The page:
Wednesday, June 8, 2011


I wonder: How much of a trend could it possibly be that people will assume a person is innately incompetent or ignorant if they make a mistake, no matter how much they demonstrate that they have corrected themselves? I'm thinking in terms of things like forgetting directions to a place or performing a work task incorrectly, not immoral stuff.

Lately I've noticed I've been nurturing a rather irrational premise about mistakes that has been making me fearful of people watching me cook. I don't mind the prospect of accidentally ruining my meal and learning from my errors, I just don't like it if there are witnesses around, and I think that it may be due to some irrational ideas regarding the nature of mistakes itself.

In the past whenever I would make a mistake it was treated with near absolute disbelief that I was capable of learning or correcting my ways, as when I would err the people around me would then endlessly try to correct and guide me, way beyond reasonable or rational expectations. For instance, if I previously had difficulty remembering the directions to a certain location the person guiding me there would then ceaselessly give me directions to it and quiz me upon it for weeks, even months, longer than ever needed, and they would outright ignore my improvement and correction and continue on with their guidance. In other words, after having made a mistake I would commonly find myself being treated as I weren't capable of learning from that mistake. Thus, I tend to fear people observing my mistakes because I fear it's going to lead them to try and correct me upon it nearly without end, and ignore any proof that I have learned. For goodness sake, some people have even taken to offering me directions to a place I've traveled to literally over a dozen times.

It's okay to offer constructive criticism, but beyond a certain point it becomes insulting. One needs to keep a watch on the evidence that the person is either improving themselves or have totally corrected themselves, otherwise you're ignoring their ability and treating them unjustly.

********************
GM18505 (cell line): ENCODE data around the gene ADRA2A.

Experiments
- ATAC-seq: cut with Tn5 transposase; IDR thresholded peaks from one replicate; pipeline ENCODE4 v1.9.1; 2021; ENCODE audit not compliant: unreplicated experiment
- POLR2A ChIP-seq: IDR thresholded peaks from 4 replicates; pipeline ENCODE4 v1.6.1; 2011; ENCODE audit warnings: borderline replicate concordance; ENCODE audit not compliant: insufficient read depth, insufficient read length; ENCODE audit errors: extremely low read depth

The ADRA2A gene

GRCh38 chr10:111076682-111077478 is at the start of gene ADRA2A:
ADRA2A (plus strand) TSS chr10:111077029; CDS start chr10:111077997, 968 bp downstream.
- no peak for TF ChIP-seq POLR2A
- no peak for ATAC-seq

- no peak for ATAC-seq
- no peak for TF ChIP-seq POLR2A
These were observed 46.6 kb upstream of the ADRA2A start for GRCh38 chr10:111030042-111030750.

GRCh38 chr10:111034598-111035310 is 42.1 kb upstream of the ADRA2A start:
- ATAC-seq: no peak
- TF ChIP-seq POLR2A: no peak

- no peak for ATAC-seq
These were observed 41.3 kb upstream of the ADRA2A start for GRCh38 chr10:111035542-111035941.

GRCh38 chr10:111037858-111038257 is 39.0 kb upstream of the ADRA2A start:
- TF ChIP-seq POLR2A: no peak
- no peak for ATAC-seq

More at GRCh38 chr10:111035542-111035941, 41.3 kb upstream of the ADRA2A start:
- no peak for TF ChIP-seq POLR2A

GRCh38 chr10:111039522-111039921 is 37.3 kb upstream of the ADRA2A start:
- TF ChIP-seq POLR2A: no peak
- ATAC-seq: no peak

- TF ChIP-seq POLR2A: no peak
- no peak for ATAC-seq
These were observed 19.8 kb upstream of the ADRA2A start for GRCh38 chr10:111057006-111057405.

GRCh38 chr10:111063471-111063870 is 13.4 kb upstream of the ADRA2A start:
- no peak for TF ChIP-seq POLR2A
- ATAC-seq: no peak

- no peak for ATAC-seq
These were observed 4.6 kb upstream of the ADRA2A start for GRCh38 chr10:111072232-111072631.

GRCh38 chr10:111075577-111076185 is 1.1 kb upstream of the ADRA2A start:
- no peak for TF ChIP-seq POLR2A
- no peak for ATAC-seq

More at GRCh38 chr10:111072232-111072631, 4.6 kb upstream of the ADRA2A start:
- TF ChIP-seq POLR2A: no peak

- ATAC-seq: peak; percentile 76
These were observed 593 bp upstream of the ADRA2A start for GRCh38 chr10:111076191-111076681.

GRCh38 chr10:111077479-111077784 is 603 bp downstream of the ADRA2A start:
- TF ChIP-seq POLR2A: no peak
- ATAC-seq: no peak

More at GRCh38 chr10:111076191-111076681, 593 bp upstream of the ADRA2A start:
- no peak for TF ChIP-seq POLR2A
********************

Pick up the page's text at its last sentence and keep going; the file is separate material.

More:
The reason why I wonder whether this part of a trend in the philosophical culture is because it has a nature as an idea: That mistakes are somehow evidence of a person's inability to perform or learn. And that in effect may be related to another philosophical idea: That ability and talent is innate and outside of one's capacity for development; you either have it or you don't. Given that, a person with that idea might be overly disturbed at their mistakes since they might believe they have no natural capacity to do otherwise, and a like person witnessing someone make mistakes may assume that a person needs to be forever guided in that endeavor otherwise they'll unavoidably fail on their own.

Have you noticed this trend in your own life?

1 comment:

  1. I think that second handers will use the innate ability premise to attempt to justify attacks on others. If they can spot you in a mistake, however trivial, they've "got" you, and can feel innately superior to you. They use these "gotcha" games to prop up sagging fake self esteem, enforce the status structures and concrete bound association sets of their tribes, lash out in envy, and all the other nasty things that predatory second handers do.


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